Suzanne Colson writes in Midwifery Today (www.midwiferytoday.com) “There is no lining up of body parts and no ‘correct’ breastfeeding procedures. Instead, mothers hold their babies for as long, as often and with as much skin-to-skin contact as they want.”
Latching onto the breast properly is a bigger issue for today’s mums than it was 30 years ago when Nancy became involved in supporting new mums.
It could well have led to a commonly held belief that some babies just don’t like breastfeeding, she says.
Not true. Babies are hard-wired to breastfeed but that doesn’t mean there won’t be teething problems.
There are many myths that Nancy is keen to dispel and most are about how parents expect their babies to feed, but a lot of these expectations are based around bottle-feeding and growing up with babies who were bottle-fed.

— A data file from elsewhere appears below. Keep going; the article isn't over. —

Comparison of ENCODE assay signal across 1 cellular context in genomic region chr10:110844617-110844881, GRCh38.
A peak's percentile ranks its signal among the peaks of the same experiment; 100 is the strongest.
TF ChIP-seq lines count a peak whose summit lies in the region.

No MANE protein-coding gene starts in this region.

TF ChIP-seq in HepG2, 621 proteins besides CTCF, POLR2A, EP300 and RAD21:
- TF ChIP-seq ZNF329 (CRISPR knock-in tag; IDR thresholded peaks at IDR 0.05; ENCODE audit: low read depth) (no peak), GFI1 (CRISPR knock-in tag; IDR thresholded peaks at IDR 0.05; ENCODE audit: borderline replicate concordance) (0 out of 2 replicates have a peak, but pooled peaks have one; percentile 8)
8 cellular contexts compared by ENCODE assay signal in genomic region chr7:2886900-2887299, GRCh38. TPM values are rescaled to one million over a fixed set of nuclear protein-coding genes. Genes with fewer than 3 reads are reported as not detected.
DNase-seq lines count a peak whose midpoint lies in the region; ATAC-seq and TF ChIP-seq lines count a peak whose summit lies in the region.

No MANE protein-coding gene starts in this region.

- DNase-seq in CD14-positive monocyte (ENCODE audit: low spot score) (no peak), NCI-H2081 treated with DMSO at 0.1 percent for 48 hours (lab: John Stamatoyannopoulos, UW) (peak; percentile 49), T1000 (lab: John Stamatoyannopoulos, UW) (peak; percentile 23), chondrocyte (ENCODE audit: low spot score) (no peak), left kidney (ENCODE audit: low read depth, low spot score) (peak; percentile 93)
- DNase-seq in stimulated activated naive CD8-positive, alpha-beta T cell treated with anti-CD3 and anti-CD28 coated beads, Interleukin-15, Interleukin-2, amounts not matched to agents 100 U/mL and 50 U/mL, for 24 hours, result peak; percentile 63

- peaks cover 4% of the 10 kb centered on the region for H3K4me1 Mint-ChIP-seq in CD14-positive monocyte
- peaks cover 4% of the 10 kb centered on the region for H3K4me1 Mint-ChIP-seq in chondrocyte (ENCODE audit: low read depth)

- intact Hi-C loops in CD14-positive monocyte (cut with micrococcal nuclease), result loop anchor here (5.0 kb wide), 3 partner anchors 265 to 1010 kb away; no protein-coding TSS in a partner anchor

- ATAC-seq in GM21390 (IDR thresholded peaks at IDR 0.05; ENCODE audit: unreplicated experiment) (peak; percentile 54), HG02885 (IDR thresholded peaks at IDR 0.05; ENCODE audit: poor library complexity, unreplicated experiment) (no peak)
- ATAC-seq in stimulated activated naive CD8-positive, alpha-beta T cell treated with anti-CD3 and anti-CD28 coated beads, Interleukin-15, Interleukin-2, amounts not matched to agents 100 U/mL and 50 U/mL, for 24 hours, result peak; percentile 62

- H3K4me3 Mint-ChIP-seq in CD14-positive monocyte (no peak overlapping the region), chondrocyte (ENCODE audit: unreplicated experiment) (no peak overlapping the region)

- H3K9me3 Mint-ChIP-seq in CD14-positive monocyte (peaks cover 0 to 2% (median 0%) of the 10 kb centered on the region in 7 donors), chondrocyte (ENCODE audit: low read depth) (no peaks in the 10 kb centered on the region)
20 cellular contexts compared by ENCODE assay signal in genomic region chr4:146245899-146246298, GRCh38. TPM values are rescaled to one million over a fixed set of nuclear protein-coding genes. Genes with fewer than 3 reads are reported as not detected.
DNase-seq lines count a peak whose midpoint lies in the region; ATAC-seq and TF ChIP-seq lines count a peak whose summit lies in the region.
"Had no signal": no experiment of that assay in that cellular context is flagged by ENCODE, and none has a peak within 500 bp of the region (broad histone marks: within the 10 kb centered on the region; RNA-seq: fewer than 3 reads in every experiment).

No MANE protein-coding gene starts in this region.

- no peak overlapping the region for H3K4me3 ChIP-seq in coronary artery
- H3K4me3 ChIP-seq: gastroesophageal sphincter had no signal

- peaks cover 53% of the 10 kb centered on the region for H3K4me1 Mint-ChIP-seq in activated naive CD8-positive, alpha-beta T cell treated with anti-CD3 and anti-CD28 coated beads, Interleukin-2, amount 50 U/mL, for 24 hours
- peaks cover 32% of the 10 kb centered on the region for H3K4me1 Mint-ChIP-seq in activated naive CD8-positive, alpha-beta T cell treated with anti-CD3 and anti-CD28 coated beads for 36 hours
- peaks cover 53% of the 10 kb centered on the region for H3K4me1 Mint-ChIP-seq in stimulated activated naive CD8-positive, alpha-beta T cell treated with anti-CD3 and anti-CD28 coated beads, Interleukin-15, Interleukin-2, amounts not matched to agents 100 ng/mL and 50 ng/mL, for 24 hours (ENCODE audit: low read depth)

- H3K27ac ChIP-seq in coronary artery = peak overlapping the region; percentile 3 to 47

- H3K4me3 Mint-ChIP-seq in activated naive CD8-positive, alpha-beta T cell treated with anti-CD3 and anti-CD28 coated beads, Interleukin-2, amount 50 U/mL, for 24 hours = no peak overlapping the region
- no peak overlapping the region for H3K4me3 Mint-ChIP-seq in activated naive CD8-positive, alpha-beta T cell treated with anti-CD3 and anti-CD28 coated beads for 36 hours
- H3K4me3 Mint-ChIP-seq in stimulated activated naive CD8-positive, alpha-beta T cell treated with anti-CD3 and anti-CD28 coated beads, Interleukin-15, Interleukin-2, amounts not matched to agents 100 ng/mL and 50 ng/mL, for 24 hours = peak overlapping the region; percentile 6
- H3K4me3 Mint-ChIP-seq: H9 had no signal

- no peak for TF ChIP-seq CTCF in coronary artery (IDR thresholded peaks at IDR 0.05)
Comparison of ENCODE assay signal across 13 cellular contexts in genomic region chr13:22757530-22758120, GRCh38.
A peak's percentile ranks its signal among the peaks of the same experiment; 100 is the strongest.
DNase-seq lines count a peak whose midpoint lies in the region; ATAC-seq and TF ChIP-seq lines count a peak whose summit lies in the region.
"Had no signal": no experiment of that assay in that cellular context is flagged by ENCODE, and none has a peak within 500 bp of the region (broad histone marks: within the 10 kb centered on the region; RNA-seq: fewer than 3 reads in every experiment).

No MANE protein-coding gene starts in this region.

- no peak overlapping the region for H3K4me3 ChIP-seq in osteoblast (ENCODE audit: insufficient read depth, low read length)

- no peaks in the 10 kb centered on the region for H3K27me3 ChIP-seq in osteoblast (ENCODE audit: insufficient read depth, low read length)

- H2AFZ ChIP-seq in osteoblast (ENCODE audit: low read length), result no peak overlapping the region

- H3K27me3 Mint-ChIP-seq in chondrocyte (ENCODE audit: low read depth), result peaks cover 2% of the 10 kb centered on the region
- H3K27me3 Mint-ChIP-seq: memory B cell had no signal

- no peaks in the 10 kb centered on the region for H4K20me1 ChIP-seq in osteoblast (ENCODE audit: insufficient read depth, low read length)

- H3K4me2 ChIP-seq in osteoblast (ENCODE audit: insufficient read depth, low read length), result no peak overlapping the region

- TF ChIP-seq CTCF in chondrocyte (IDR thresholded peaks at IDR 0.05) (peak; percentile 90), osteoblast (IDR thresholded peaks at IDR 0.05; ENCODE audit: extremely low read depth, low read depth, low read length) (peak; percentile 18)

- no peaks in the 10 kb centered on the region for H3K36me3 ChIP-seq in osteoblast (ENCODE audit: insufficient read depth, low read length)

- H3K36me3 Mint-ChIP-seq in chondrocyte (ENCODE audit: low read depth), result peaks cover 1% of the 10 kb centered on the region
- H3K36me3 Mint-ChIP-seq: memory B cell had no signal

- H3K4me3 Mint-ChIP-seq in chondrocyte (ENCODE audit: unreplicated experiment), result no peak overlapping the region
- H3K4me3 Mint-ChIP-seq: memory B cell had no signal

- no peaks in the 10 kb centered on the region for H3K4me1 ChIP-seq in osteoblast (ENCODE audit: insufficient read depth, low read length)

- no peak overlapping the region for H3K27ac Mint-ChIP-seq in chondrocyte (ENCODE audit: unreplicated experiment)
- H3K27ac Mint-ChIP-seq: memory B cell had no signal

“Many women are unfamiliar with breastfeeding norms,” she says.
They expect their babies to feed regularly, say, three-hourly, and are completely unprepared for cluster feeding when baby seems to want to feed constantly for hours.
This is actually normal for babies under six weeks, says Nancy. But if you’ve been exposed only to bottle-feeding, you might think something’s going wrong.
“Mothers think they don’t have enough milk so they start to supplement but [cluster feeding] is completely normal in the first six weeks.”
As she writes, “When breastfeeding is going normally, small feedings during the first six weeks often translate to periods of very frequent and sometimes non-stop breastfeeding. Unlike many babies fed by bottle, most breastfed newborns do not feed at regular time intervals. While it is true that most young babies breastfeed eight to 12 times every 24 hours, the usual laws of mathematics don’t apply here.”